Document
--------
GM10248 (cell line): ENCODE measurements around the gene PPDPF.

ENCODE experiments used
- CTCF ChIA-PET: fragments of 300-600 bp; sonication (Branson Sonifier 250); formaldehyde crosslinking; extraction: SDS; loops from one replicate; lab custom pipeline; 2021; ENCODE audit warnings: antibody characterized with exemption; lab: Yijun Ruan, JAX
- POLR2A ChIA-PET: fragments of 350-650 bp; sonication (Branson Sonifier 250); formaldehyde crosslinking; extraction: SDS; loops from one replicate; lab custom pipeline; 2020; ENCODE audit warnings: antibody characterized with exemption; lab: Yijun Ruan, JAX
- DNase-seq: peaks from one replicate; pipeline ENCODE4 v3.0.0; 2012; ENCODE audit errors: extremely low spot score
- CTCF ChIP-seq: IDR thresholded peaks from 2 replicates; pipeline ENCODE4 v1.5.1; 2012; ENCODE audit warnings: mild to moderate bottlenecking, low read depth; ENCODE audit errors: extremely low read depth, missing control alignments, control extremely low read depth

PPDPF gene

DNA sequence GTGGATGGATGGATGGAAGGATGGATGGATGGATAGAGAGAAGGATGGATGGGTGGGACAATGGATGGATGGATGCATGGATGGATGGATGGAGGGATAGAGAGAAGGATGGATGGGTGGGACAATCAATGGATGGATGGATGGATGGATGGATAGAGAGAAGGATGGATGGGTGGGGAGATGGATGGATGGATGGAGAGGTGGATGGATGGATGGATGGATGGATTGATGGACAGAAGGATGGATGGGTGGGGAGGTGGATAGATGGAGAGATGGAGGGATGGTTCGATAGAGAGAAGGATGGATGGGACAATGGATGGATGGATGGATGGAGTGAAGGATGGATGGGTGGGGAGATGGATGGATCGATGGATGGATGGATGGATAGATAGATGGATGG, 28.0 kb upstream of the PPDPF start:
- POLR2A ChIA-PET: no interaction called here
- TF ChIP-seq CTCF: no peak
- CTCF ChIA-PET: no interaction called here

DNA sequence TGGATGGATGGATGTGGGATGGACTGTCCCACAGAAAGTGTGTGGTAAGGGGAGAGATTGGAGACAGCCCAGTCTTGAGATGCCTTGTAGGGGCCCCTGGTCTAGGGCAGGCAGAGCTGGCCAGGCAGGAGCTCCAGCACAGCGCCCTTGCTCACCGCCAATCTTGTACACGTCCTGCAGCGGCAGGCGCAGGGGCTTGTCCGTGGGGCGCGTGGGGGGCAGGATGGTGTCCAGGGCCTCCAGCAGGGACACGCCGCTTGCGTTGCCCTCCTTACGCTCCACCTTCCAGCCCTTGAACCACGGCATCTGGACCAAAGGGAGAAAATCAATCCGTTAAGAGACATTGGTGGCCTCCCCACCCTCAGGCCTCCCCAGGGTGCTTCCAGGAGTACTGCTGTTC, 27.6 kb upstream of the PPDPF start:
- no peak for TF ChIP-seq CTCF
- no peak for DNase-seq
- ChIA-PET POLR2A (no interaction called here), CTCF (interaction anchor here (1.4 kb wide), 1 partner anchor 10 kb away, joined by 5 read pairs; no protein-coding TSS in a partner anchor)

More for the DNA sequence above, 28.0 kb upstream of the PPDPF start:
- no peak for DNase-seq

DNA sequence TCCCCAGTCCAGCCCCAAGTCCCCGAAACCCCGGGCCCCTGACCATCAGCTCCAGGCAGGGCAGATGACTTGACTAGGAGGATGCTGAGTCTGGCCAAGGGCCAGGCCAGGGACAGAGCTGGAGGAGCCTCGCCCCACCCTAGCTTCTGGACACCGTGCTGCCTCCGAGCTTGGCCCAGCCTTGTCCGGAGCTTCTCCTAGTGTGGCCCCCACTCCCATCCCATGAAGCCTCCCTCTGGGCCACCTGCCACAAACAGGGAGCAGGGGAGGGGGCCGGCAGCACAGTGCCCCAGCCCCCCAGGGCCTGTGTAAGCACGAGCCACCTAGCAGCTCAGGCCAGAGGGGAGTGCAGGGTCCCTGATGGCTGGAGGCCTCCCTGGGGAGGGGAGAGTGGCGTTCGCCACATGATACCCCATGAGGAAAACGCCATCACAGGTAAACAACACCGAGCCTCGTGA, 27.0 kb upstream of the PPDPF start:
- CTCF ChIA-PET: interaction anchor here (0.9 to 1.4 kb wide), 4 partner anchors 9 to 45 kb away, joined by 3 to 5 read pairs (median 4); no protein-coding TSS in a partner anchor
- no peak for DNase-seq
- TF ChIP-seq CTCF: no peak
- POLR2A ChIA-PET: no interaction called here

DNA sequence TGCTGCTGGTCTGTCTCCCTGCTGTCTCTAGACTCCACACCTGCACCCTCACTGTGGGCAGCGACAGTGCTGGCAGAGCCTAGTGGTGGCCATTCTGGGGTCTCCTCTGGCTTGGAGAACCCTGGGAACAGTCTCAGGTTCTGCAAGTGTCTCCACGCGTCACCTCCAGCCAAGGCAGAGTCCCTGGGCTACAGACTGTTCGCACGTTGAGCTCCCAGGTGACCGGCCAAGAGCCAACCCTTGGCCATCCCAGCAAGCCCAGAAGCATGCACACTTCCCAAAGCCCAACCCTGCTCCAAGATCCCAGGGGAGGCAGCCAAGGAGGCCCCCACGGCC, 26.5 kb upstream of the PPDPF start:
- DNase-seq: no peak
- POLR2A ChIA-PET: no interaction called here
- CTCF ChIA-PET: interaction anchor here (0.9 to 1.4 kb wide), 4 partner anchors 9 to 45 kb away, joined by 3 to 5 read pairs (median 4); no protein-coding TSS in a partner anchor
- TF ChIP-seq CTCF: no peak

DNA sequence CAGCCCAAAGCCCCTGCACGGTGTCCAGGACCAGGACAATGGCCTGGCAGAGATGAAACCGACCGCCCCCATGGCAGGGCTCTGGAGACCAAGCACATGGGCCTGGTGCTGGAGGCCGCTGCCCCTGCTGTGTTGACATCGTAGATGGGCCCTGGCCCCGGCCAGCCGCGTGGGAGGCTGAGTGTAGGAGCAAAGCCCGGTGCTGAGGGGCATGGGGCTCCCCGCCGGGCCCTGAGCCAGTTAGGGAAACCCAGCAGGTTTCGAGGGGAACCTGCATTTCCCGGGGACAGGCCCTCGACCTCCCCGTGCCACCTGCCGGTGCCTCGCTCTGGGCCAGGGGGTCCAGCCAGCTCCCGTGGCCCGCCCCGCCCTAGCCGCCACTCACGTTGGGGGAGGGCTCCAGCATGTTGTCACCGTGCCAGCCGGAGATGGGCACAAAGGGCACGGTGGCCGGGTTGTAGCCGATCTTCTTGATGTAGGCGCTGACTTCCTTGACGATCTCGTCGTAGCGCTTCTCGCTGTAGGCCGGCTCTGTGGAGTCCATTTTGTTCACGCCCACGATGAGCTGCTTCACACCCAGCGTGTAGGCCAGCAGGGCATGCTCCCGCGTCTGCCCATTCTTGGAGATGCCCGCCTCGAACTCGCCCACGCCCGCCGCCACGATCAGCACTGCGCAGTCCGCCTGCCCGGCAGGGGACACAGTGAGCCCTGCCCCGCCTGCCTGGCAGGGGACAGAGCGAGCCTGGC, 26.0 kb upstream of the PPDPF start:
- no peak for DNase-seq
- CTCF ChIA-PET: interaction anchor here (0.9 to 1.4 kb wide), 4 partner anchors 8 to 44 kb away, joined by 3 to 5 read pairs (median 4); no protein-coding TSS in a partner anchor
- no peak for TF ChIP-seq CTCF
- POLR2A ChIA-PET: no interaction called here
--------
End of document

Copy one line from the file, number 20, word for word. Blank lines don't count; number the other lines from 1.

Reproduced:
- no peak for DNase-seq